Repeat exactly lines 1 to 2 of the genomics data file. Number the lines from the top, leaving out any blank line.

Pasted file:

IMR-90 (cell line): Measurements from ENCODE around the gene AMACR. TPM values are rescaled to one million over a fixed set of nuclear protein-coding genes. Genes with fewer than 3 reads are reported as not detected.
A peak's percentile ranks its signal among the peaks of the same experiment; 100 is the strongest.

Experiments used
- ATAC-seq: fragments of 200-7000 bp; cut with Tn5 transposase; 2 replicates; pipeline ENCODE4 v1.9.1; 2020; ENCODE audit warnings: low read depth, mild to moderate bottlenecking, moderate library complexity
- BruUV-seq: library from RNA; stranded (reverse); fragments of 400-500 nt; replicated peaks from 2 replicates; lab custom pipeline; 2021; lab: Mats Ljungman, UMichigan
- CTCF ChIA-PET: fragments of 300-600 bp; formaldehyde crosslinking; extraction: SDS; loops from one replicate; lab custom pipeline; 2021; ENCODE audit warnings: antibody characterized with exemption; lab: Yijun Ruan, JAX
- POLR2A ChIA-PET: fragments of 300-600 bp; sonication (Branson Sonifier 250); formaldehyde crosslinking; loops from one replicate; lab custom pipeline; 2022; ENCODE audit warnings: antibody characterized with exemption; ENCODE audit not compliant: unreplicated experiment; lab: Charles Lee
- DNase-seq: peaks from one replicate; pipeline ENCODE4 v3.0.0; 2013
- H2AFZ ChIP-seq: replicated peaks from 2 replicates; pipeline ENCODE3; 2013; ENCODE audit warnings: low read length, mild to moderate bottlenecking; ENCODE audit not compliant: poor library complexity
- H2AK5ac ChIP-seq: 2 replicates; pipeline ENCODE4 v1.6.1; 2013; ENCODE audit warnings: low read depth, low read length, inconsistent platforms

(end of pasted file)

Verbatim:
IMR-90 (cell line): Measurements from ENCODE around the gene AMACR. TPM values are rescaled to one million over a fixed set of nuclear protein-coding genes. Genes with fewer than 3 reads are reported as not detected.
A peak's percentile ranks its signal among the peaks of the same experiment; 100 is the strongest.